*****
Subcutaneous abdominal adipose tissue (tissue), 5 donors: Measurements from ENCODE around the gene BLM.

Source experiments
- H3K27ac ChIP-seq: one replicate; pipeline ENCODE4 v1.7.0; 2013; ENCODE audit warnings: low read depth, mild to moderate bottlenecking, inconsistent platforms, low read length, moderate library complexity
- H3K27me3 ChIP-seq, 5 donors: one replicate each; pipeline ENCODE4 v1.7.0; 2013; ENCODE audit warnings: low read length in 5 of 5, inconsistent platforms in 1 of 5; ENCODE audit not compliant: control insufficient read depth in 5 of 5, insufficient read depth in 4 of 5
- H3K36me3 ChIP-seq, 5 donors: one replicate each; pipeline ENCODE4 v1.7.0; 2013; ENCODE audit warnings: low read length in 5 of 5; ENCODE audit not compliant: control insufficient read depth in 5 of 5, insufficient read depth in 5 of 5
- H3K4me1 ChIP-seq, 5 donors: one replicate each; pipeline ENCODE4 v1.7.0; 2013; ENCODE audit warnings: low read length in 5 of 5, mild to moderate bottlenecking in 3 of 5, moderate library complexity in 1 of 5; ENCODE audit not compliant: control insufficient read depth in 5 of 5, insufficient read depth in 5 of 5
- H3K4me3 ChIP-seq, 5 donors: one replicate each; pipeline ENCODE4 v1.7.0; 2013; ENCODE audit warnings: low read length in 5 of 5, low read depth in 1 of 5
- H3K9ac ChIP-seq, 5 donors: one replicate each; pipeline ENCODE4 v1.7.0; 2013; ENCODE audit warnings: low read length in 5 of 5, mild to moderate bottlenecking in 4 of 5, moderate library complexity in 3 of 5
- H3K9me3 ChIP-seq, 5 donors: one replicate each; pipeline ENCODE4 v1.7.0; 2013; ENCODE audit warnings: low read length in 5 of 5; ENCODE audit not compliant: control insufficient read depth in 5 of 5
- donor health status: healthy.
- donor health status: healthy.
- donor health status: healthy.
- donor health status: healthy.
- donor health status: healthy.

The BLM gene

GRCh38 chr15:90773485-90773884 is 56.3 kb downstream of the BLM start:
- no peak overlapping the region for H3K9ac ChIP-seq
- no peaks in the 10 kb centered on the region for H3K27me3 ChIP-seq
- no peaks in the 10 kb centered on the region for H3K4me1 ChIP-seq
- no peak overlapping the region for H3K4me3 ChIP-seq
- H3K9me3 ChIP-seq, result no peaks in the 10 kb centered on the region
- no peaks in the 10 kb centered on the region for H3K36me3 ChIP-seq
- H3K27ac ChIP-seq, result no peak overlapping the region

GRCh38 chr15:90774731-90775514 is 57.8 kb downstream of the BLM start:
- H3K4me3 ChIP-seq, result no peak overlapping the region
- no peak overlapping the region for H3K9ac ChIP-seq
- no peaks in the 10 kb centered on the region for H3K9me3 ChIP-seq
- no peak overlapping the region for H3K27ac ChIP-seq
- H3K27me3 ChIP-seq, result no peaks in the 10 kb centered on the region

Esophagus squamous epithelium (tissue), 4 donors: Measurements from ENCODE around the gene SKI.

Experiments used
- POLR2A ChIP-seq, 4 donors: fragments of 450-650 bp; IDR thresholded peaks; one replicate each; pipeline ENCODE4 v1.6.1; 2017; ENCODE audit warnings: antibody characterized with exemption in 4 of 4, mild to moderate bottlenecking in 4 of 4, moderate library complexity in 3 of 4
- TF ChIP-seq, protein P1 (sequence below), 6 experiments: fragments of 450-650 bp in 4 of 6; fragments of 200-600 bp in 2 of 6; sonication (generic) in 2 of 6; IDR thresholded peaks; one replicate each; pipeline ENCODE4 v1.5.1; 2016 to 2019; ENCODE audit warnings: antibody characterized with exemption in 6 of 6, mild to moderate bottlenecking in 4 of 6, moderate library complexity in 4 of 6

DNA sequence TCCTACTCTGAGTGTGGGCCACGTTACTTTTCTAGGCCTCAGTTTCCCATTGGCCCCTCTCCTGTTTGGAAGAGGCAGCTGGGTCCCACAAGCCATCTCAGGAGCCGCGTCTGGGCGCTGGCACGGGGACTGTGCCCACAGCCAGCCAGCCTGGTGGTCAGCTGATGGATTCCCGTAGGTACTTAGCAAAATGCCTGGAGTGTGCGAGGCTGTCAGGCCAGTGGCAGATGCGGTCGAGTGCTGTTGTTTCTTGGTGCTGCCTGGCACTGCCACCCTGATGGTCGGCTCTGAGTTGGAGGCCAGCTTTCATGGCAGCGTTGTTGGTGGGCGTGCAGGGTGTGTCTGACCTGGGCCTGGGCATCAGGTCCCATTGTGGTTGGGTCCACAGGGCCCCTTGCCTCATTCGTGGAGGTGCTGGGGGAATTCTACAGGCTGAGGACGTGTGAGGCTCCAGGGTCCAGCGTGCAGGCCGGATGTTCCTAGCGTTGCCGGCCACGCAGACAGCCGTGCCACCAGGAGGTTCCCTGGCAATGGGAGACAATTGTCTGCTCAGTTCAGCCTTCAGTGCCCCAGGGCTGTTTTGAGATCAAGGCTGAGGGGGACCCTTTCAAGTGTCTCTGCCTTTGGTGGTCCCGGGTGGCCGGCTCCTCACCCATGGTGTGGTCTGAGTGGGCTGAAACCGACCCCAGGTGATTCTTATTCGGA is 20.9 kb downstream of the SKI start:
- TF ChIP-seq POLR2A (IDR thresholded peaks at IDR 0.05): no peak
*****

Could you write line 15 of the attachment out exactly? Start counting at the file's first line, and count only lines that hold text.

The BLM gene